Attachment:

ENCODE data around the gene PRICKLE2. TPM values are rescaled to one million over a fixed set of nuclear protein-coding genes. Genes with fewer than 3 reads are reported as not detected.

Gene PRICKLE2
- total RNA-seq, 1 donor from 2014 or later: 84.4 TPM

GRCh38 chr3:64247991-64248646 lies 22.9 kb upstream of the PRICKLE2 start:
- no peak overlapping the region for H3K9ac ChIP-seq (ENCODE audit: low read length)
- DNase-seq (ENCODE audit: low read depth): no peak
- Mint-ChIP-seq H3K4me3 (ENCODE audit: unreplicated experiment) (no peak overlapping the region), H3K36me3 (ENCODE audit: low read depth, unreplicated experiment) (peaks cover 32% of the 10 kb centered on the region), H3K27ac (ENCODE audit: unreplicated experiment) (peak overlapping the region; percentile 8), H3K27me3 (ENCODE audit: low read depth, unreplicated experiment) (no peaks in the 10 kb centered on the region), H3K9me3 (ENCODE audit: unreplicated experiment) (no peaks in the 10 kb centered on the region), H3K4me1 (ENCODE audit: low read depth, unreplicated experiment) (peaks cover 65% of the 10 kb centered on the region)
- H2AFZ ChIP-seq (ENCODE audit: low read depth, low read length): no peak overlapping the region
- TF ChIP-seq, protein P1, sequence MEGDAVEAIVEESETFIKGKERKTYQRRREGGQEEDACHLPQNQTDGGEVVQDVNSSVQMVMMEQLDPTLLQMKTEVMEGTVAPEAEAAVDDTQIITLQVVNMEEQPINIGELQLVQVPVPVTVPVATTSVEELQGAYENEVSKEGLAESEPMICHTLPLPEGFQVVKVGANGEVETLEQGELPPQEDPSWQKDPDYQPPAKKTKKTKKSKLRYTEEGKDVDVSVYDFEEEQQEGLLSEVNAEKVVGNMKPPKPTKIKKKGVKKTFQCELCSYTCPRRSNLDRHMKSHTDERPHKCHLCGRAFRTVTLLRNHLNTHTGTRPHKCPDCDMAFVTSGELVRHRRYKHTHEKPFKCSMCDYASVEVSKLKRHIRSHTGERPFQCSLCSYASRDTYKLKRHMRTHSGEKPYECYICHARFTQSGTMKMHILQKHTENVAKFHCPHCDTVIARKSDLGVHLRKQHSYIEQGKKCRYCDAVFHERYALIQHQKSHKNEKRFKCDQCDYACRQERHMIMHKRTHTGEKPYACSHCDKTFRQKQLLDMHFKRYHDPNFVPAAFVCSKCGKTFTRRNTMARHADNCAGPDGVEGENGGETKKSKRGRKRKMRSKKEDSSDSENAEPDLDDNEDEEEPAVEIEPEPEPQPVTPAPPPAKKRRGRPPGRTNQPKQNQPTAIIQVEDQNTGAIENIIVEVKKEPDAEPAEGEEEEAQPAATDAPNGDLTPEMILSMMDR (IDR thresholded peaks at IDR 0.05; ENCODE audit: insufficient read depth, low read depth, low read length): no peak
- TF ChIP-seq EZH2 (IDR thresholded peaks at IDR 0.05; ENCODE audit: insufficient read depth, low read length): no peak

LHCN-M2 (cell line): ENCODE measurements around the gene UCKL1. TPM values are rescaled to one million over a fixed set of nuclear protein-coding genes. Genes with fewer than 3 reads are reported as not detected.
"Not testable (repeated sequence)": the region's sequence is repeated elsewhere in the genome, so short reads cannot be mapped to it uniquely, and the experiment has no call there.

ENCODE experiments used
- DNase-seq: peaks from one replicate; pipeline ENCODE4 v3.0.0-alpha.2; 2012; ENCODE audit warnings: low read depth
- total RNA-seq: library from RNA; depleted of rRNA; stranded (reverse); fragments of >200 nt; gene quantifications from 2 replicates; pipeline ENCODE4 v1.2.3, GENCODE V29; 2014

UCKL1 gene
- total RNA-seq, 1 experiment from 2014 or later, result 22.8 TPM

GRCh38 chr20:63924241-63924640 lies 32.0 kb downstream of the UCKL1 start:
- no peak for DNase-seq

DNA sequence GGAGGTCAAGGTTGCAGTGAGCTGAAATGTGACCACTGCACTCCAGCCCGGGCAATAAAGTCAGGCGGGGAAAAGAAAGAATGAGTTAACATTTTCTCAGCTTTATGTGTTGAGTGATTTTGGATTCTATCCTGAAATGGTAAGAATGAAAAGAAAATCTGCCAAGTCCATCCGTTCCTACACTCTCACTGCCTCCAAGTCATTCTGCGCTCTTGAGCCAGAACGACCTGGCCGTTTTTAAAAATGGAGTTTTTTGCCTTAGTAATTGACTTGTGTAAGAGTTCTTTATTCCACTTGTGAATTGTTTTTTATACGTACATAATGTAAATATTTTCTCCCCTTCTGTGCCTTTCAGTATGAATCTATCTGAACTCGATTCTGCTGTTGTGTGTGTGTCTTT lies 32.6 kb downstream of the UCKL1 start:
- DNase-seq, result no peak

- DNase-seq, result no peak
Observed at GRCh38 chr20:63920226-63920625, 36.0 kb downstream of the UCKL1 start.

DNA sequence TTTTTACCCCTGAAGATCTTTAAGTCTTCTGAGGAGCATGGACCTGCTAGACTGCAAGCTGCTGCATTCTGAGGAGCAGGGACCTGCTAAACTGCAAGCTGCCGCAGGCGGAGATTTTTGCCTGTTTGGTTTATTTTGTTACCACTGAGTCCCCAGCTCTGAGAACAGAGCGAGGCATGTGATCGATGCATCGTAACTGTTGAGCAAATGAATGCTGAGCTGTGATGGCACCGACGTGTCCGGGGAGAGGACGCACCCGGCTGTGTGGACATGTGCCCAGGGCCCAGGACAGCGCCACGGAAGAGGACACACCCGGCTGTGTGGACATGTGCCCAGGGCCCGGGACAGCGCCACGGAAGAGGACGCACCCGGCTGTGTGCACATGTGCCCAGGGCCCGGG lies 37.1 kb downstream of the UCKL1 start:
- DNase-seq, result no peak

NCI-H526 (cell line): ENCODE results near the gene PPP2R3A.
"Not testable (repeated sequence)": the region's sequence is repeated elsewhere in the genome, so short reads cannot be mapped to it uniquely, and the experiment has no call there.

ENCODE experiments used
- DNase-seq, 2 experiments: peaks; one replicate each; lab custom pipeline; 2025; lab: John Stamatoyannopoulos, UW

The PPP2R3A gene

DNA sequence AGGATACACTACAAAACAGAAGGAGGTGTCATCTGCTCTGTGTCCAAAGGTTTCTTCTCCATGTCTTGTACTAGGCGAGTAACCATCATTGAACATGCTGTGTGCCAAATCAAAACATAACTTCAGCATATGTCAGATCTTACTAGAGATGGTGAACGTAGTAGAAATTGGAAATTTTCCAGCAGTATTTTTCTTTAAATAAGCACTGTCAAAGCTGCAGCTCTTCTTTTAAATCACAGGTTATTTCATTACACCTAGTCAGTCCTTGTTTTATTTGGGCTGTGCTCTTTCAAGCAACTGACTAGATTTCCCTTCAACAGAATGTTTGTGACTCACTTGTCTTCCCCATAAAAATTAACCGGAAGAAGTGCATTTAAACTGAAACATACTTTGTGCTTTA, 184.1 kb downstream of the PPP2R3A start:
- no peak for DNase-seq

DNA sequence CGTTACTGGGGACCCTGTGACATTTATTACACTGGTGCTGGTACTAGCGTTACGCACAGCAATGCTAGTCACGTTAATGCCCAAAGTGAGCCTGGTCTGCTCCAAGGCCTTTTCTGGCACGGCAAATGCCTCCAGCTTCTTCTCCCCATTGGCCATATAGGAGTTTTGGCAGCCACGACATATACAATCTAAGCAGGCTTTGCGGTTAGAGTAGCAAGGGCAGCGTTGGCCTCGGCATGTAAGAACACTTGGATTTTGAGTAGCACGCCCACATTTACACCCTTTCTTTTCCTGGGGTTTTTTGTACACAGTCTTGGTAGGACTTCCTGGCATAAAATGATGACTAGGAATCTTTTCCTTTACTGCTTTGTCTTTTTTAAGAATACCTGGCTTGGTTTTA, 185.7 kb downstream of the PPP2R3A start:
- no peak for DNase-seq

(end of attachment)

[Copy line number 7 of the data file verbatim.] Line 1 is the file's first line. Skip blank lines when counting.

- Mint-ChIP-seq H3K4me3 (ENCODE audit: unreplicated experiment) (no peak overlapping the region), H3K36me3 (ENCODE audit: low read depth, unreplicated experiment) (peaks cover 32% of the 10 kb centered on the region), H3K27ac (ENCODE audit: unreplicated experiment) (peak overlapping the region; percentile 8), H3K27me3 (ENCODE audit: low read depth, unreplicated experiment) (no peaks in the 10 kb centered on the region), H3K9me3 (ENCODE audit: unreplicated experiment) (no peaks in the 10 kb centered on the region), H3K4me1 (ENCODE audit: low read depth, unreplicated experiment) (peaks cover 65% of the 10 kb centered on the region)